Labor & Employment Law Alert: The Families First Coronavirus Response Act

On March 24, 2020, the Wage and Hour Division of the U.S. Department of Labor (“USDOL”) issued preliminary guidance concerning the Families First Coronavirus Response Act, which includes the federal Emergency Paid Sick Leave Act (“EPSLA”) and the Emergency Family and Medical Leave Expansion Act (“Emergency FMLEA”).

The USDOL guidance confirms our advice that employers with related entities are only considered a single employer for determining whether they have 500 or more employees if they meet the integrated employer test.  This is important because employers with 500 or more employees do not have to provide benefits under the EPSLA or the Emergency FMLEA.  No single criterion determines whether a related entity qualifies as an integrated employer. Instead, the totality of the relationship between the entities must demonstrate a certain degree of overlap in operational and financial control. Key factors considered in determining whether two or more entities are an integrated employer include whether there is common management and centralized control of labor relations and the degree of common ownership/financial control.

Also, the USDOL clarified that an employer’s total number of employees is to be determined by the number of employees employed at the time an employee’s leave is to be taken.  Employees on paid or unpaid leave would still count as employees.  However, employees who are laid off or otherwise terminated do not count.  Thus, if employers lay off employees during the COVID-19 crisis and fall below 500 employees, they would be required to provide leave under the EPSLA and FMLEA to employees who apply for leave while the employer is below this threshold.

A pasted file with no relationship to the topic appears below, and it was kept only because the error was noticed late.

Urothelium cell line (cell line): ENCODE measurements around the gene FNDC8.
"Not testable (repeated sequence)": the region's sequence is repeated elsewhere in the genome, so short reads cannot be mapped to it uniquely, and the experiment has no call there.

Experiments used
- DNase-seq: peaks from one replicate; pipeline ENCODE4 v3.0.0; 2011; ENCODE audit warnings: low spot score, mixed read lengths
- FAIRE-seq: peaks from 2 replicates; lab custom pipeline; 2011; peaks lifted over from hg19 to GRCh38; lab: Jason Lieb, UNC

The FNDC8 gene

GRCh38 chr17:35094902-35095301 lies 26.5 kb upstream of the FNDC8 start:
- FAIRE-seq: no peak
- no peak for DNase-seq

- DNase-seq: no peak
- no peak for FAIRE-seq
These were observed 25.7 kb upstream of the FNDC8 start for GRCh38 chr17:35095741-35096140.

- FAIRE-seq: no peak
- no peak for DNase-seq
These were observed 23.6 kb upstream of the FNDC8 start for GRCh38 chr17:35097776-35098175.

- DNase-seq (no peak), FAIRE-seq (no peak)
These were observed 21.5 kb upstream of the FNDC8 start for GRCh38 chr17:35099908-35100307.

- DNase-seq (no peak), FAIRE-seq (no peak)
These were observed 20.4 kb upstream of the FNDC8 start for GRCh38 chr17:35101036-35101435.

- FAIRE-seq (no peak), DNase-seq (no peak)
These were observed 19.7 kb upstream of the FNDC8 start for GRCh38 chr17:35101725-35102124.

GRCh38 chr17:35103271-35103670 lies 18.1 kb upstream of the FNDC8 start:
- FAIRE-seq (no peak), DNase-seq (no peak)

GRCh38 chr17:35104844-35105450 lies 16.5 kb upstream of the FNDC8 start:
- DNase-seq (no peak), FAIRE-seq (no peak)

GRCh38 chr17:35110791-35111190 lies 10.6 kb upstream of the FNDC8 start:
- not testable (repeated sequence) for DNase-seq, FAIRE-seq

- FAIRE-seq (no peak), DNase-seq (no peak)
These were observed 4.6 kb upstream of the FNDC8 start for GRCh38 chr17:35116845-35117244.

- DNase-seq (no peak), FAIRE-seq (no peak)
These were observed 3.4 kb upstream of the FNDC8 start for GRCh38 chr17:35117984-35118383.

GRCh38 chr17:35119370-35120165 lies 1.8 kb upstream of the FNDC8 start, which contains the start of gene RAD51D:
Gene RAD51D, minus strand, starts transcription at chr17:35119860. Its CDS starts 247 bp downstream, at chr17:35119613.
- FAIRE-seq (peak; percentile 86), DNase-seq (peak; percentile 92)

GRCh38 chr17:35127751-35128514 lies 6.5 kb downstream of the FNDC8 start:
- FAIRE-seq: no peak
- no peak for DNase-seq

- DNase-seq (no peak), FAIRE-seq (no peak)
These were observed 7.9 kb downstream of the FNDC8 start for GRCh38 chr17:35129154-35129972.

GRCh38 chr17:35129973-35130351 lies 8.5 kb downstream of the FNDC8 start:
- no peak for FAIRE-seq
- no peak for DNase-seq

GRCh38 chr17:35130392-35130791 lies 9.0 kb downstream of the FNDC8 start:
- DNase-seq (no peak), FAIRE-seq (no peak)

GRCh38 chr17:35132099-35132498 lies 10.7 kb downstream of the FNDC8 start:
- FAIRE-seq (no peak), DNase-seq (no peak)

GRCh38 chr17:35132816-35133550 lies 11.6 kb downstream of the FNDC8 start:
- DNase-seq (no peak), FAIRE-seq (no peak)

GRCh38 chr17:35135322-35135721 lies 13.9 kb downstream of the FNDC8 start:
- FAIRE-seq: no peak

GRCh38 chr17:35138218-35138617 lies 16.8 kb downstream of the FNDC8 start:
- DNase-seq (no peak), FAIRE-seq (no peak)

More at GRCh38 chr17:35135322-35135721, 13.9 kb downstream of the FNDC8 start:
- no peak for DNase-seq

The USDOL guidance does not provide any substantive information regarding how employers with less than 50 employees can apply for the small business exemption from the EPSLA and FMLEA, except to note that employers should not send materials to the USDOL at this time.  The USDOL also noted that regulations are expected to be issued in April 2020, and under those regulations “certain provisions will not apply to certain employers with fewer than 50 employees.”

Many other questions are answered in the  USDOL’s guidance, which can be found here:

While we await forthcoming regulations from the USDOL, all employers with fewer than 500 employees should be advised that the agency has announced that these new federal laws go into effect on April 1, 2020. 

Please visit our MunicipalEducation or Labor & Employment Practice Areas to learn more about the legal services we can provide in these areas. If you have any questions or would like more information on the issues discussed in this communication, please contact any member of the Labor & Employment Practice Area.

As employers navigate these issues, our Firm’s labor and employment attorneys are standing by to provide legal advice.


This communication is for informational purposes and is not intended as legal advice.